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Books to help teens navigate serious subjects of rape, abuse, bullying

GirlsLife

According to the Rape, Abuse and Incest National Network (RAINN), in a year's time about 60,000 children are the victims of substantiated sexual assault. Ninety percent are female, and the majority of the attacks are at or near their own homes.

It is essential that victims know they are not alone and that there is help. If you or someone you know has experienced sexual assault or is in an unsafe situation, please contact the National Sexual Assault Hotline at 800-656-HOPE. More information is available at https://www.rainn.org/.

Here are some young adult books that deal with this tough topic:

"All the Rage" by Courtney Summers

St. Martin’s Griffin, 2016

Age 13 and up

Branded a bully and a liar when she makes accusations against the town’s golden boy, Romy has lost her friends, her community, even the support of her family. Her only refuge is the diner outside of town where she works. There, no one knows her or about what she says happened. But when another girl is assaulted, Romy has to decide whether to fight for the truth or live with knowing more girls could be hurt.

The book takes on victim blaming, shame, rape culture, class prejudice, and bullying in a way that will make the reader feel as much rage as Romy does. The story is tough to handle, but it is all too real.

"Asking For It" by Louise O’Neill

Quercus, 2016

Age 13 and up

Emma is found unconscious on her doorstep after a party. She is bleeding, disoriented, and can’t remember what happened the night before. A Facebook page featuring horrible pictures of “Easy Emma” even pops up. The images are horrifying … and she remembers none of them. When an investigation is launched, everyone in town chooses sides. What really happened? Emma is known to be promiscuous, so did she ask for what happened to her?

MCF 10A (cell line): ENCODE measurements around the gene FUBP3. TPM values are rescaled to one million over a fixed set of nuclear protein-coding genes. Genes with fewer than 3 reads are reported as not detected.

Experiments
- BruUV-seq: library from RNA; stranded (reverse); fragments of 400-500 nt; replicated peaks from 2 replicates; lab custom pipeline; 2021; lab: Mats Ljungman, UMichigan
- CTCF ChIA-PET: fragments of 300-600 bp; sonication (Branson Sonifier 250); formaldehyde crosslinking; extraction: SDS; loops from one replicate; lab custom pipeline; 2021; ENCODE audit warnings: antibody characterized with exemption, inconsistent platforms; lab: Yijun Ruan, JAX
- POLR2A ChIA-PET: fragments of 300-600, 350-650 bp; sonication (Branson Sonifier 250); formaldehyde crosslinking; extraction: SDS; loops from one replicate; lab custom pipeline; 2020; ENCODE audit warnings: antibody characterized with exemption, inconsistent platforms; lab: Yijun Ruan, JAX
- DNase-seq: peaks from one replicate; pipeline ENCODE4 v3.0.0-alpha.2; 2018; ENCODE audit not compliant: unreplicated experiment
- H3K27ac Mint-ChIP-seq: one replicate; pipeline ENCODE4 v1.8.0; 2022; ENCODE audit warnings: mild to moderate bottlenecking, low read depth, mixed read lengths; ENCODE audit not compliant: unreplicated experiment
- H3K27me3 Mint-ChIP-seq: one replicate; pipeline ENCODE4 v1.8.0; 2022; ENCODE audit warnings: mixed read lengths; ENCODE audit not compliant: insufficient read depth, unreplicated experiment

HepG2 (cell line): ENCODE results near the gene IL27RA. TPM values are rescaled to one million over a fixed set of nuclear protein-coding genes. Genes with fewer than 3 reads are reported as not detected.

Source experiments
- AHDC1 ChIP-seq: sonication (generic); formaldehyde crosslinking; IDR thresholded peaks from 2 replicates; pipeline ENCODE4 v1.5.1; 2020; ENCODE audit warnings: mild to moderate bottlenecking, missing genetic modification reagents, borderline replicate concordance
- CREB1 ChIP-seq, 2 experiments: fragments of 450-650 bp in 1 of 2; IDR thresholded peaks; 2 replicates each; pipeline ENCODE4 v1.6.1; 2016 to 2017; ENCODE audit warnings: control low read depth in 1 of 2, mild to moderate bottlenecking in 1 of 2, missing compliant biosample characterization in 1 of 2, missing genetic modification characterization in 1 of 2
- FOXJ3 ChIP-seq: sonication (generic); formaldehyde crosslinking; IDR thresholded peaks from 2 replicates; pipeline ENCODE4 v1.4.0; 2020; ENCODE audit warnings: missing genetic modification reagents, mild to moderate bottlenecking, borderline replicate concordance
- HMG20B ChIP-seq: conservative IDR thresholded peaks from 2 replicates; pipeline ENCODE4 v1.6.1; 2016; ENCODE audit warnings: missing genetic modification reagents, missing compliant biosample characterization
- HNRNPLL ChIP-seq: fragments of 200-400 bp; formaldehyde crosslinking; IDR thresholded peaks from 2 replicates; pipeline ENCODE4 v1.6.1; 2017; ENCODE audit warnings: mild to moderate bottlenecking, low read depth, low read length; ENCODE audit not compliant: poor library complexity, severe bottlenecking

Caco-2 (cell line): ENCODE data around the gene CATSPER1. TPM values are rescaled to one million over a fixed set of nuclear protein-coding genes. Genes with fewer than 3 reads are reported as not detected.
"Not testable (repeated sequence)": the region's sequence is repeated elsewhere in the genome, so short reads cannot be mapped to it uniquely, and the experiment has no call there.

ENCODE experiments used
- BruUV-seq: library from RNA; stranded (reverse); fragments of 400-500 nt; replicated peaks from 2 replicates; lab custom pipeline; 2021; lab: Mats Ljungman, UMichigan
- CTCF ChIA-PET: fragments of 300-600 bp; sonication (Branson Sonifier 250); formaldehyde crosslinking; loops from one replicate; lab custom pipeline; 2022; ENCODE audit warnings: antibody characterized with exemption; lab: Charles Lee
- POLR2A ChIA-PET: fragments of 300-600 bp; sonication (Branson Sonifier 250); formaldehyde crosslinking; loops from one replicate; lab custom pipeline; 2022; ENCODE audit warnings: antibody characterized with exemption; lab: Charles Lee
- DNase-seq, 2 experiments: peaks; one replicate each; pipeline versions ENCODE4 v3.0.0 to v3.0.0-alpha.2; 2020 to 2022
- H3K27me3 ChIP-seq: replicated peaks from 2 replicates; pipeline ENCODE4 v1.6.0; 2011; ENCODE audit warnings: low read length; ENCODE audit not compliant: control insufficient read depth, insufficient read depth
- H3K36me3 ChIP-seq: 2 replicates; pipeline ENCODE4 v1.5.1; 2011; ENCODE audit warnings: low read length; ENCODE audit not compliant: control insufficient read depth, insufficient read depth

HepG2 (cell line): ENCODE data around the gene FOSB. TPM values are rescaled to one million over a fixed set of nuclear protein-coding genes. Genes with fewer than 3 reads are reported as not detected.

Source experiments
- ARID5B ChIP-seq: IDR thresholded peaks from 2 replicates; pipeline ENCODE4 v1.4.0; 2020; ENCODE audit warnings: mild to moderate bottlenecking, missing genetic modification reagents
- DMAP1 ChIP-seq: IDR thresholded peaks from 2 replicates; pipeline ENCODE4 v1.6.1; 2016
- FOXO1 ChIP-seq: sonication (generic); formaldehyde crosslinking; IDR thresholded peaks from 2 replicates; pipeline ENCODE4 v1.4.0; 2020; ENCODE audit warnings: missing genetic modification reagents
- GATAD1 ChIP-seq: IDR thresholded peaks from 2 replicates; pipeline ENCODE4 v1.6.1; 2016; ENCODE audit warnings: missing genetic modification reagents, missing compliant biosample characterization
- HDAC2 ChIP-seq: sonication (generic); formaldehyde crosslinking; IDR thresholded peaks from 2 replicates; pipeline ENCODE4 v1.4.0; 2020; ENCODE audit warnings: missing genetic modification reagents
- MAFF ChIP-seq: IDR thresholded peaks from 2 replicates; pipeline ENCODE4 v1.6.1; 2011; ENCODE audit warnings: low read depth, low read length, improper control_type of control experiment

This book will make you angry. It is riveting and it is essential. As the afterword says, "We need to talk and talk and talk until the Emmas of this world feel supported and understood. Until they feel like they are believed."

"Exit, Pursued by a Bear" by E.K. Johnston

Speak, 2017

Age 13 and up

Hermione is captain of the cheerleading squad. She’s a popular girl who knows she’s bound for greatness. But during cheerleader camp, someone slips something in her drink and she blacks out. When she discovers she’s pregnant, her whole life is knocked off course. But Hermione is determined to regain control of her life and that means there are tough decisions to be made.

Unflinching and powerful, this is the story of someone committed to being more than just a victim of unthinkable circumstances.

"Moxie" by Jennifer Mathieu

Roaring Brook Press, 2017

Age 13 and up

Vivian is fed up. She’s tired of gross comments from guys, sexist dress codes, and she’s tired of a culture that thinks the football team is always right. So, she starts an anonymous 'zine. For her it’s a way to release stress, but her classmates are suddenly very into it. As Vivian forms friendships with girls from all over school, and from lots of different cliques, she quickly realizes that everyone has something to protest.

Addictive, gutsy, and relevant, this book will empower everyone who reads it to stand up against unfair treatment and to be courageous about being who you are.

"Saints and Misfits" by S.K. Ali

Salaam Reads, 2017

Age 13 and up

Janna believes there are three kinds of people in the world: saints, misfits, and monsters. Especially the monster at her mosque who everyone else thinks is perfect.

As Janna journeys from terrified victim to someone who is brave and knows she’s worthy of support, readers will learn about Muslim culture, female empowerment, and they will find solidarity in the satisfying conclusion.

"The Way I Used to Be" by Amber Smith

Margaret K. McElderry Books, 2017

Age 13 and up

Eden has always been a good girl. Then, one night, her brother’s best friend rapes her. Nothing makes sense anymore, so she buries the past and forgets the way she used to be.

The book is broken into four parts — freshman, sophomore, junior, and senior — and it focus strongly on the aftermath of trauma and how it impacts every part of a victim’s life. Eventually desperation becomes courage, and Eden realizes that she may be a victim, but she’s also a survivor.



Wendy Dunn is the teen programming librarian at the Fort Worth Library.



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